Obj. 3: Further, seemingly latria pertains to religion. Now latria signifies servitude, as Augustine states (De Civ. Dei x, 1). And we are bound to serve not only God, but also our neighbor, according to Gal. 5:13, By charity of the spirit serve one another. Therefore religion includes a relation to one’s neighbor also.
Praeterea, ad religionem pertinet cultus. Sed homo dicitur non solum colere Deum, sed etiam proximum, secundum illud Catonis, cole parentes. Ergo etiam religio nos ordinat ad proximum, et non solum ad Deum.
Obj. 4: Further, worship belongs to religion. Now man is said to worship not only God, but also his neighbor, according to the saying of Cato, Worship thy parents. Therefore religion directs us also to our neighbor, and not only to God.
Praeterea, omnes in statu salutis existentes Deo sunt subiecti. Non autem dicuntur religiosi omnes qui sunt in statu salutis, sed solum illi qui quibusdam votis et observantiis et ad obediendum aliquibus hominibus se adstringunt. Ergo religio non videtur importare ordinem subiectionis hominis ad Deum.
Obj. 5: Further, all those who are in the state of grace are subject to God. Yet not all who are in a state of grace are called religious, but only those who bind themselves by certain vows and observances, and to obedience to certain men. Therefore religion seemingly does not denote a relation of subjection of man to God.
Sed contra est quod Tullius dicit, II Rhet., quod religio est quae superioris naturae, quam divinam vocant, curam caeremoniamque affert.
On the contrary, Tully says (Rhet. ii, 53) that religion consists in offering service and ceremonial rites to a superior nature that men call divine.
Respondeo dicendum quod, sicut Isidorus dicit, in libro Etymol., religiosus, ut ait Cicero, a religione appellatus, qui retractat et tanquam relegit ea quae ad cultum divinum pertinent. Et sic religio videtur dicta a religendo ea quae sunt divini cultus, quia huiusmodi sunt frequenter in corde revolvenda, secundum illud Prov. III, in omnibus viis tuis cogita illum. Quamvis etiam possit intelligi religio ex hoc dicta quod Deum reeligere debemus, quem amiseramus negligentes, sicut Augustinus dicit, X de Civ. Dei. Vel potest intelligi religio a religando dicta, unde Augustinus dicit, in libro de vera Relig., religet nos religio uni omnipotenti Deo. Sive autem religio dicatur a frequenti lectione, sive ex iterata electione eius quod negligenter amissum est, sive a religatione, religio proprie importat ordinem ad Deum. Ipse enim est cui principaliter alligari debemus, tanquam indeficienti principio; ad quem etiam nostra electio assidue dirigi debet, sicut in ultimum finem; quem etiam negligenter peccando amittimus, et credendo et fidem protestando recuperare debemus.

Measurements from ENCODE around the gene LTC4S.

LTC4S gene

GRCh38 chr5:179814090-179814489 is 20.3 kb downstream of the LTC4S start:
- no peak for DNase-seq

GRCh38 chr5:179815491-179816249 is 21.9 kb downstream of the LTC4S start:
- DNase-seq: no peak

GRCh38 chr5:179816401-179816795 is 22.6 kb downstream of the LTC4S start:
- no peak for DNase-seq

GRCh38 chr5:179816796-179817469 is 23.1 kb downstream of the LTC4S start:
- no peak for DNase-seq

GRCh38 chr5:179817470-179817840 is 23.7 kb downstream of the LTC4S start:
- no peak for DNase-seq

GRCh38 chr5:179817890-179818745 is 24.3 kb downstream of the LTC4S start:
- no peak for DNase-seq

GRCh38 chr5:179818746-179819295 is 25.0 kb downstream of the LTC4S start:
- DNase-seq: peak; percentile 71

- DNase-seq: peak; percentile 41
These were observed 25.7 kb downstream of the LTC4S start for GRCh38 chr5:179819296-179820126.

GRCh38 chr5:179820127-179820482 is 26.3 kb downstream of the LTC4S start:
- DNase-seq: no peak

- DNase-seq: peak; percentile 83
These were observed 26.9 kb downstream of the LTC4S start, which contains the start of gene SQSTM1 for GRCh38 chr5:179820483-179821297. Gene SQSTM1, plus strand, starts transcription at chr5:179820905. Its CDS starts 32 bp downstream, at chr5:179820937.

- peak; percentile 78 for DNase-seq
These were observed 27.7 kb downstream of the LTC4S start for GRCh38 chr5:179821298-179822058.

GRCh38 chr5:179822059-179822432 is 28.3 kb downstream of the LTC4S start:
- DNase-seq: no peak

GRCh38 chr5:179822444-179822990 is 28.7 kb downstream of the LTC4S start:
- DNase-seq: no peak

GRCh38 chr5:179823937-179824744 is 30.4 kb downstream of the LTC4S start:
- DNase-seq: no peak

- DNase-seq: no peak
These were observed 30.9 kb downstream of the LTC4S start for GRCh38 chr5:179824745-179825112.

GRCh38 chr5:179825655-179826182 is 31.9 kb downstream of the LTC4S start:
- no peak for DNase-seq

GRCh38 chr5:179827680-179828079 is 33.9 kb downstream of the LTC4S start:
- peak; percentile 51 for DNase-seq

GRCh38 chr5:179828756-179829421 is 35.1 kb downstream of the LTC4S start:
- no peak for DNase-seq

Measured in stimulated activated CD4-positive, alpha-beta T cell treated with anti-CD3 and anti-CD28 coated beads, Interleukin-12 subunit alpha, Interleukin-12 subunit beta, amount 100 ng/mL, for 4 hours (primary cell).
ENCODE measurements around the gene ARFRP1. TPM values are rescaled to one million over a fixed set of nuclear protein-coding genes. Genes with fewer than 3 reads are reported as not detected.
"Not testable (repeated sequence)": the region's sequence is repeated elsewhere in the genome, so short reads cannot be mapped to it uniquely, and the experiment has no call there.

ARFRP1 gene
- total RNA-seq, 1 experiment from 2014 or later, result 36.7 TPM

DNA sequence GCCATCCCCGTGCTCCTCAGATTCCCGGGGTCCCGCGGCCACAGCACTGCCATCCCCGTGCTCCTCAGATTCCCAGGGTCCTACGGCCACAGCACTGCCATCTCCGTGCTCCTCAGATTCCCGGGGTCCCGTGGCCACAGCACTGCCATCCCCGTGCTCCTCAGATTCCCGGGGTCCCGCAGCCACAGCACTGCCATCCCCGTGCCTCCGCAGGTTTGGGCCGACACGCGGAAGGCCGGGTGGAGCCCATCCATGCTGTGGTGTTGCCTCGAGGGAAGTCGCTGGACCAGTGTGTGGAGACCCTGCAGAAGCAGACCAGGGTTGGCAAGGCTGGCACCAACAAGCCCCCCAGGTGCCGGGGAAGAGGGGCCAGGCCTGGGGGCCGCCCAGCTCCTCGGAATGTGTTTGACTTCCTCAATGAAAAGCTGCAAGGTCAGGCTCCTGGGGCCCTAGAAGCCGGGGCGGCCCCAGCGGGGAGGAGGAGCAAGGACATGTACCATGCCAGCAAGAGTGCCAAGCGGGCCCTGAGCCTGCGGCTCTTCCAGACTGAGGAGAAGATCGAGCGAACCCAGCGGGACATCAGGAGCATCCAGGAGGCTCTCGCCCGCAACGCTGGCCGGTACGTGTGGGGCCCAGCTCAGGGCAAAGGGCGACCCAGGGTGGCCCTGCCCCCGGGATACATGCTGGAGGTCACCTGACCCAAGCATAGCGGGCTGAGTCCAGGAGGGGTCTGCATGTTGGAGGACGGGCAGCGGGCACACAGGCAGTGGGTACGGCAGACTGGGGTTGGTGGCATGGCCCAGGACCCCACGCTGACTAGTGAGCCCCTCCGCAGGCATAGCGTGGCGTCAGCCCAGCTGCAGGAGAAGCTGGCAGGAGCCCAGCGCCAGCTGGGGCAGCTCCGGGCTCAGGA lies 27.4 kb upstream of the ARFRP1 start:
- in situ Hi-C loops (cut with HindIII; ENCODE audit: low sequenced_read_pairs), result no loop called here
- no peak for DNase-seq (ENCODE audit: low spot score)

I answer that, as Isidore says (Etym. x), according to Cicero, a man is said to be religious from religio, because he often ponders over, and, as it were, reads again (relegit), the things which pertain to the worship of God, so that religion would seem to take its name from reading over those things which belong to Divine worship because we ought frequently to ponder over such things in our hearts, according to Prov. 3:6, In all thy ways think on Him. According to Augustine (De Civ. Dei x, 3) it may also take its name from the fact that we ought to seek God again, whom we had lost by our neglect. Or again, religion may be derived from religare (to bind together), wherefore Augustine says (De Vera Relig. 55): May religion bind us to the one Almighty God. However, whether religion take its name from frequent reading, or from a repeated choice of what has been lost through negligence, or from being a bond, it denotes properly a relation to God. For it is He to Whom we ought to be bound as to our unfailing principle; to Whom also our choice should be resolutely directed as to our last end; and Whom we lose when we neglect Him by sin, and should recover by believing in Him and confessing our faith.
Ad primum ergo dicendum quod religio habet duplices actus. Quosdam quidem proprios et immediatos, quos elicit, per quos homo ordinatur ad solum Deum, sicut sacrificare, adorare et alia huiusmodi. Alios autem actus habet quos producit mediantibus virtutibus quibus imperat, ordinans eos in divinam reverentiam, quia scilicet virtus ad quam pertinet finis, imperat virtutibus ad quas pertinent ea quae sunt ad finem. Et secundum hoc actus religionis per modum imperii ponitur esse visitare pupillos et viduas in tribulatione eorum, quod est actus elicitus a misericordia, immaculatum autem custodire se ab hoc saeculo imperative quidem est religionis, elicitive autem temperantiae vel alicuius huiusmodi virtutis.